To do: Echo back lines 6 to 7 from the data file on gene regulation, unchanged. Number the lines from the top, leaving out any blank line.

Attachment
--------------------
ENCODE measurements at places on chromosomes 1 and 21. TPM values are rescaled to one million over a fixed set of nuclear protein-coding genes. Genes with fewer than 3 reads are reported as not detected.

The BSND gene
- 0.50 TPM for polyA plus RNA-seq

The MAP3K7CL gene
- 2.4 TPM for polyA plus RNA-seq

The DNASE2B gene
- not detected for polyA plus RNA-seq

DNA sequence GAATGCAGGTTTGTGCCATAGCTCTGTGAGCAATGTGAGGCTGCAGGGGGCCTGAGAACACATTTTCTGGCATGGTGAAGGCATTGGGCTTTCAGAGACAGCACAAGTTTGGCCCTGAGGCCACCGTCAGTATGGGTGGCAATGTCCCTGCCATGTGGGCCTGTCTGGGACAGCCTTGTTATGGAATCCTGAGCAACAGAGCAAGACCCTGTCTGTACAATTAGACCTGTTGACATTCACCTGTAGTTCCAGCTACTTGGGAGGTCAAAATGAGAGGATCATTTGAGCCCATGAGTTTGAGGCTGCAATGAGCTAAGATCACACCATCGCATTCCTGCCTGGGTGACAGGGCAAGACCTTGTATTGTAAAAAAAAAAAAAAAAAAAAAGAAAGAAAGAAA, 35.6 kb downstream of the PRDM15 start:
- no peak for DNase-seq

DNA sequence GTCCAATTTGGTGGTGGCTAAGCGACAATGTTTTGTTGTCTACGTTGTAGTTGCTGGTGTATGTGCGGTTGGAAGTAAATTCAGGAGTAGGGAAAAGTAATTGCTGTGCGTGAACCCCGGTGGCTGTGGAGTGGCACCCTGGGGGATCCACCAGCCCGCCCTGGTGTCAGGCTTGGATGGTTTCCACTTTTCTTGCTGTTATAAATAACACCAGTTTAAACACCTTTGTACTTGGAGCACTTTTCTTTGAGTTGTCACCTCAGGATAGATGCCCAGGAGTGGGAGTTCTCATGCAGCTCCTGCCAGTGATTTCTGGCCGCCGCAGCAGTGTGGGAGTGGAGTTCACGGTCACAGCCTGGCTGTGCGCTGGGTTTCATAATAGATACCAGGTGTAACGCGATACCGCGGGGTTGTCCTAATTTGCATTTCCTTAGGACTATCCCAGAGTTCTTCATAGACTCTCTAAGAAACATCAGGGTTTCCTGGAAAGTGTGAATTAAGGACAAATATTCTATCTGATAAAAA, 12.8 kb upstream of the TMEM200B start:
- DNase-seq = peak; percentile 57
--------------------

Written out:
The DNASE2B gene
- not detected for polyA plus RNA-seq